What if there were a way to predict when a species was about to become extinct-in time to do something about it?
Findings from a study by John M. Drake, an associate professor in the Odum School of Ecology, and Blaine D. Griffen, an assistant professor at the University of South Carolina, may eventually lead to such an outcome. And that is only the start. The study also has implications for understanding drastic, even catastrophic, changes in many other kinds of complex systems, from the human brain to entire ecosystems.
The paper, “Early Warning Signals of Extinction in Deteriorating Environments,” was published in the online edition of the journal Nature. It describes the fluctuations in experimental populations of water fleas undergoing environmental stress until they reach a tipping point beyond which they do not remain viable. The study is unique in its careful comparison of these stressed populations with healthy populations in the context of new theories about dynamic systems undergoing transitions at a tipping point, particularly a phenomenon known as “critical slowing down.”
“This is the first experimental demonstration of critical slowing down in a biological system,” said Drake.
Critical slowing down is a term used to describe a pattern in data that has previously been observed in physics and the earth sciences, but until now has been only a theoretical possibility in biology. It describes the decreasing rate of recovery from small disturbances to a system as it approaches a tipping point. When a system is close to a tipping point, it can take a long time to recover from even a very small disturbance.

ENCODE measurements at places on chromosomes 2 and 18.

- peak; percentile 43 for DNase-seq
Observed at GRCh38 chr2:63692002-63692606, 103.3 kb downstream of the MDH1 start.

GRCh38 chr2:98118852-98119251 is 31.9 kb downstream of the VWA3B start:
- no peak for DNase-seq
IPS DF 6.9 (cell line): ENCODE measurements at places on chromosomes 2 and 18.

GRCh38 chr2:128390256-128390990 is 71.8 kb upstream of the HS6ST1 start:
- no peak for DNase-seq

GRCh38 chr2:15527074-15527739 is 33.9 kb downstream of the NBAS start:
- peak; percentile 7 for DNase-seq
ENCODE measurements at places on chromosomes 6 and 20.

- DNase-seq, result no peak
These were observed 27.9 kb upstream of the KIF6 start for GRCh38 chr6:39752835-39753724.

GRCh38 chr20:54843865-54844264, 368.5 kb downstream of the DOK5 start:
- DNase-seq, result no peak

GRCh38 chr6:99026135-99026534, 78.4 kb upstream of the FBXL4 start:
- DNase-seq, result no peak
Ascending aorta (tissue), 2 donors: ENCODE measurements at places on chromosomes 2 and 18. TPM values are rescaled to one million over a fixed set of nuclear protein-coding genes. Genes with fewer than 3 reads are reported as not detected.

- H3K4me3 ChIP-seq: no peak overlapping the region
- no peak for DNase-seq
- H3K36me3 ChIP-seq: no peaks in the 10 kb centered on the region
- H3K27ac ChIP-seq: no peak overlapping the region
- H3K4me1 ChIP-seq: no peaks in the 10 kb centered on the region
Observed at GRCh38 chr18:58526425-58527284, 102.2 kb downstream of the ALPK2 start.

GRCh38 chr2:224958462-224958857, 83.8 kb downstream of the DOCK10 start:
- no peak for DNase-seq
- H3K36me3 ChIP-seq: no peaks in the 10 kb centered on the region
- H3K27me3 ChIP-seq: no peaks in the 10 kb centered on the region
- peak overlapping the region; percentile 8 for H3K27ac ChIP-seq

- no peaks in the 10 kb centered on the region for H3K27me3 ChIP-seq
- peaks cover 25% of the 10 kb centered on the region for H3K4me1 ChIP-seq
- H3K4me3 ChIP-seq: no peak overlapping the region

Drake’s experiment featured populations of water fleas assigned to either deteriorating environments (in this case, declining levels of food) or stable environments. The experiment lasted for 416 days, when the last population in the deteriorating environment group became extinct. Depending upon the amount of food they received, populations in the deteriorating environment group reached the population viability tipping point after about 300 days. Populations in the control group never reached it; those populations persisted.
The researchers next looked at a variety of statistical indicators, warning signals that could detect the onset of CSD and thereby predict the approach to a tipping point. They compared the indicators with the timing of the decrease in food and with the achievement of the tipping point, mathematically referred to as the “transcritical bifurcation.” They found that each of the indicators signaled the approaching tipping point before it was reached.
According to Drake, what is even more important is the generality such statistical indicators are expected to exhibit. That is, although precise quantitative models are required to predict natural phenomena accurately, the theory of critical slowing down applies anytime a bifurcation is in the vicinity.
“You don’t have to know the underlying equations to use the theory. And this is important in biology, where the dynamics are typically sufficiently complex that we often do not know which equations to use,” Drake said.